Page last updated at 00:39 GMT, Monday, 23 February 2009

'No progress' over RSI injuries

Repetitive strain injury
RSI can be debilitating

Businesses and the government need to do more to protect workers from repetitive strain injury, physiotherapists say.

Official figures show the rate of RSI has hardly changed in the past six years, with more than 200,000 sufferers a year in the UK.

The Chartered Society of Physiotherapy wants employers to be compelled to provide occupational health services.

But business leaders said firms were already taking action.

RSI covers a range of musculoskeletal problems in the upper limbs and neck.

An analysis of figures from the Health and Safety Executive by the Chartered Society of Physiotherapy found that injuries were most common in building trades, health and social care and among factory workers.

There has been little improvement despite the increasing focus on workplace health
Pauline Cole, of the Chartered Society of Physiotherapy

The group has estimated that RSI costs businesses 300m a year in lost working time, sick pay and administration.

Those affected take an average of 13 days off work each year, meaning that overall nearly three million working days are lost annually in the UK.

But the physiotherapists are most concerned because the HSE figures suggest the situation is not getting significantly better.

In 2007-8, 213,000 people in work had RSI problems that were caused or made worse by work - of these 81,000 were new cases.

This compared to 222,000 in 2001-2 - of which 87,000 were new cases.

Pauline Cole, an occupational health expert at the Chartered Society of Physiotherapy, said: "There has been little improvement despite the increasing focus on workplace health.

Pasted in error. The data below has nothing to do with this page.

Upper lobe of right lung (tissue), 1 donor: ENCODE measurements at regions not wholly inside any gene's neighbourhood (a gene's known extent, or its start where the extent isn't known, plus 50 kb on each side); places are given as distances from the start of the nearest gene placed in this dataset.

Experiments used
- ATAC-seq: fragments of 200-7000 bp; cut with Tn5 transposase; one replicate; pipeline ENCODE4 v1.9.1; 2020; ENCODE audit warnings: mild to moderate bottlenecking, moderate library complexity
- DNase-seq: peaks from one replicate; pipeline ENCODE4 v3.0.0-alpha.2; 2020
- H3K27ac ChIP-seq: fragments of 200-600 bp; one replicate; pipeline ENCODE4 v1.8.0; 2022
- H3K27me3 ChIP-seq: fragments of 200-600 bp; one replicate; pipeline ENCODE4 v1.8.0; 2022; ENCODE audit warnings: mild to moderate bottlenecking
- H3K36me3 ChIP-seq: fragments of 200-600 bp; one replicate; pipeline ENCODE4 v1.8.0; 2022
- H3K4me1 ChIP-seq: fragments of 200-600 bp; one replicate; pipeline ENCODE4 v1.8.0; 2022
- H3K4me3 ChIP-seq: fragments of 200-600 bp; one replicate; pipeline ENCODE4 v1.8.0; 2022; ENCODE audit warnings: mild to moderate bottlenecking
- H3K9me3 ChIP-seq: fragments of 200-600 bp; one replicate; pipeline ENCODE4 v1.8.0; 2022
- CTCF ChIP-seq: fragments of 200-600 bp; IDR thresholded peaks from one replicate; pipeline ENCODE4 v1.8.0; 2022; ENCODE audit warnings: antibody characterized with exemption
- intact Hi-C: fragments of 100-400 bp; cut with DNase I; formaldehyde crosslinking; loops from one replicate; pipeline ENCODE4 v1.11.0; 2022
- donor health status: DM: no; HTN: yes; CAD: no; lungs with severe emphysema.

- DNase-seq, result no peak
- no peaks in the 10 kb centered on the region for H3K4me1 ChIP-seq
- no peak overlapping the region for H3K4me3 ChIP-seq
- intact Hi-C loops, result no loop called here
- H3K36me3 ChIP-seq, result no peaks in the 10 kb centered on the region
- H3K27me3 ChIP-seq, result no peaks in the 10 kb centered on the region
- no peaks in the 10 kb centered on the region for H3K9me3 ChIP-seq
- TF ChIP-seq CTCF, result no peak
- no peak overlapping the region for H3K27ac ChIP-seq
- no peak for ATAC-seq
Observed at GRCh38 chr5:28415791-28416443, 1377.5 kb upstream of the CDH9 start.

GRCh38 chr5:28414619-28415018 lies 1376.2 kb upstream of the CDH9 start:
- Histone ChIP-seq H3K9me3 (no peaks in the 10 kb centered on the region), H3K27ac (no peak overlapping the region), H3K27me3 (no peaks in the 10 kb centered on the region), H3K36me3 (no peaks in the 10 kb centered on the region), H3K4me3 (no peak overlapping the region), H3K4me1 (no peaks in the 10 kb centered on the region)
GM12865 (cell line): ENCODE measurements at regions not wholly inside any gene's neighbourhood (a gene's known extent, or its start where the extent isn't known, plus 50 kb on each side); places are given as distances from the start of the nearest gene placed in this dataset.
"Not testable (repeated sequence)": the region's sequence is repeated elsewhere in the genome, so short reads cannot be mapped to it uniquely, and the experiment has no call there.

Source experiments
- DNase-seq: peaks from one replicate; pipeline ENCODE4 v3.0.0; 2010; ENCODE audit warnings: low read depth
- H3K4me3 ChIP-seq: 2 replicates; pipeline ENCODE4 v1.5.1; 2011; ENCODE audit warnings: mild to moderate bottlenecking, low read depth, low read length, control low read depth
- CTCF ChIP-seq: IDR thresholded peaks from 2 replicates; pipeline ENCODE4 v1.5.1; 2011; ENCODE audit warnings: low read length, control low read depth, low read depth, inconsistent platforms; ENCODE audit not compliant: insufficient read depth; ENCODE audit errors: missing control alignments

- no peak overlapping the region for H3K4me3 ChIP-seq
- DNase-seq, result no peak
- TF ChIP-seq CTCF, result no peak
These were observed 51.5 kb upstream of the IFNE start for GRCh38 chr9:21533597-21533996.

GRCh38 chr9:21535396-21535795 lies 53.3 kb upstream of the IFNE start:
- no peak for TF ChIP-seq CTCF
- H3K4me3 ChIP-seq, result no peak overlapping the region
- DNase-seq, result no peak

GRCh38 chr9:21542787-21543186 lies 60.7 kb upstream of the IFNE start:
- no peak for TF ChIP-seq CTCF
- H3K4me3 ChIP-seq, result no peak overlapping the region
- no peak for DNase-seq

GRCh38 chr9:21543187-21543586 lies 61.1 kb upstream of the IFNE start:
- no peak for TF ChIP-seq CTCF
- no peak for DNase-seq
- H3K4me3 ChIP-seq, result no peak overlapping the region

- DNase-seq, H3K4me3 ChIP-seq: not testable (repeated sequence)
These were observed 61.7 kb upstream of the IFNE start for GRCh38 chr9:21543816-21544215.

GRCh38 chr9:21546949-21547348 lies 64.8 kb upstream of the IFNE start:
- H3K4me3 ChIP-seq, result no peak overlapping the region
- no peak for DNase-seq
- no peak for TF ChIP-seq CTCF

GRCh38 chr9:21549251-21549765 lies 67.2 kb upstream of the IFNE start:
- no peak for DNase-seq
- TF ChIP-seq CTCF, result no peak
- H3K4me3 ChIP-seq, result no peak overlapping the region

"Government and businesses need to do more to tackle this problem."

'Preventable condition'

She called for a statutory duty to be placed on employers to provide occupational health services and suggested the government offer tax relief to businesses to help them to do so.

"We may then, after the frustration of many years of no progress, begin to see some reduction in the rates of this almost completely preventable condition."

The call follows the report last year by Dame Carol Black, the government's national director for health and work, which called for business to do more to tackle illness and promote healthy lifestyles.

The Confederation of British Industry said occupational health was something in which firms were beginning to invest more.

John Cridland, deputy director-general of the CBI, said: "Businesses take the wellbeing of their staff and the issue of RSI very seriously.

"Our own research shows that seven out of 10 employers already offer occupational health support to staff.

"However, placing a statutory requirement on all employers would place a huge burden on businesses, especially small and medium-sized firms, which are already struggling during the recession.

"Instead, the focus should be on improving information and support on appropriate prevention strategies."

A spokeswoman for the Department for Work and Pensions said that, despite the absence of a statutory duty, the government still took occupational health "very seriously".

She said that since Dame Carol Black's review there had been a big emphasis on the issue and pilot schemes would start later this year to make access to work-related health support more widely available.

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